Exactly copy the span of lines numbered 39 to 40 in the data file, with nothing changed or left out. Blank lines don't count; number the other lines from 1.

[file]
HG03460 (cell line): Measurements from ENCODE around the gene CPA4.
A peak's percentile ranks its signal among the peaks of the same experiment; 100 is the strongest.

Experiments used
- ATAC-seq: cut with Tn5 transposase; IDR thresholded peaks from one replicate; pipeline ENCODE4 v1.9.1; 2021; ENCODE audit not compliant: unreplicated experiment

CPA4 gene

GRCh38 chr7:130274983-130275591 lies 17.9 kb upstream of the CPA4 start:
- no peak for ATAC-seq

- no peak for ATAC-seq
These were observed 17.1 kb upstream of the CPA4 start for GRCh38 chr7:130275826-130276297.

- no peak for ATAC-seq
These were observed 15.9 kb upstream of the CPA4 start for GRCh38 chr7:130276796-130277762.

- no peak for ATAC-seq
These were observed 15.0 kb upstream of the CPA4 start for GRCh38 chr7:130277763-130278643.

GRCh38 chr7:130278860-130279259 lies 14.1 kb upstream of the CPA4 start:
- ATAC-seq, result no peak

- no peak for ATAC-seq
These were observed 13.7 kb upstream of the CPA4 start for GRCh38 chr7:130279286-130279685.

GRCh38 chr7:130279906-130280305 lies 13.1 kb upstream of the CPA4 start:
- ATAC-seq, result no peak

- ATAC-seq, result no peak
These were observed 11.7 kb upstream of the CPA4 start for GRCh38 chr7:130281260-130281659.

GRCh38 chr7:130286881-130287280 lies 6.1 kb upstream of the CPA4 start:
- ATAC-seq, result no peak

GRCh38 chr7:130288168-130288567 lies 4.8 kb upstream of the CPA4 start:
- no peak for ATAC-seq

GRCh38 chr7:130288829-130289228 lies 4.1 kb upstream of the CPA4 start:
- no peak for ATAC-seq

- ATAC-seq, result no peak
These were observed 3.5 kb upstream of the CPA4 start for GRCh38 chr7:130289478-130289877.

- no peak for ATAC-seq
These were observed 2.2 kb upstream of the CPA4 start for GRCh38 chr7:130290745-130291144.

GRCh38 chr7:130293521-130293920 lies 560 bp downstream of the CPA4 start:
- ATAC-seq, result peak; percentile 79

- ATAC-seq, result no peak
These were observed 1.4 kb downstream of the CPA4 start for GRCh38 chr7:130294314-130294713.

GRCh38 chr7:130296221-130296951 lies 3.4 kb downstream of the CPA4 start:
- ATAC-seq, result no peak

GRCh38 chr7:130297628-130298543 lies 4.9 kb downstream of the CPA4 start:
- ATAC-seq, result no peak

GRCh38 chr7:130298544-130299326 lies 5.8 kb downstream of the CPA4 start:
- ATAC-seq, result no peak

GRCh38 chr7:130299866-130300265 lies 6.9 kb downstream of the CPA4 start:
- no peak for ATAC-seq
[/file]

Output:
- ATAC-seq, result no peak

GRCh38 chr7:130298544-130299326 lies 5.8 kb downstream of the CPA4 start: